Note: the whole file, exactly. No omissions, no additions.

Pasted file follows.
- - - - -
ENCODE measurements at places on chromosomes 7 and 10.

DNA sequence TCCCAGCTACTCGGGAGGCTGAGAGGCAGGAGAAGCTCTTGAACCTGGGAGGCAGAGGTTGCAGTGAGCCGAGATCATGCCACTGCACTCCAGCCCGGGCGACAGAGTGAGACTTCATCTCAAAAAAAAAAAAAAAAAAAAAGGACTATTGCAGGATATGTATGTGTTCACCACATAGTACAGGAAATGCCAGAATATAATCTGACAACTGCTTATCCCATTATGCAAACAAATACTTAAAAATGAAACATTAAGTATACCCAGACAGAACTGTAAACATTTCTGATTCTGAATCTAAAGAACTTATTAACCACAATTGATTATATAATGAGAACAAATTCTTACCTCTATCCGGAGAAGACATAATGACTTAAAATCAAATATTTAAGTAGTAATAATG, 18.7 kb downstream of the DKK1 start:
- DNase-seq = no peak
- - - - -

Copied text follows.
ENCODE measurements at places on chromosomes 7 and 10.

DNA sequence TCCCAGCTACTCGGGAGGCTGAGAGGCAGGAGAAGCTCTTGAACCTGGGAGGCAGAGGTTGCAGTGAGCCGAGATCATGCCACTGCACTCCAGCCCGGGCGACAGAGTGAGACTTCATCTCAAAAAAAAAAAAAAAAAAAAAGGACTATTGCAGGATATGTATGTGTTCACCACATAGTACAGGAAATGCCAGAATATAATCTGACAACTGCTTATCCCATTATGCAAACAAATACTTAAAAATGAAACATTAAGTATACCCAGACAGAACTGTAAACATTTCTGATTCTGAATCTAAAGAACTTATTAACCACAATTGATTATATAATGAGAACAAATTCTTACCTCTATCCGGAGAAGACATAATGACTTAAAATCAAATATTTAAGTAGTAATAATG, 18.7 kb downstream of the DKK1 start:
- DNase-seq = no peak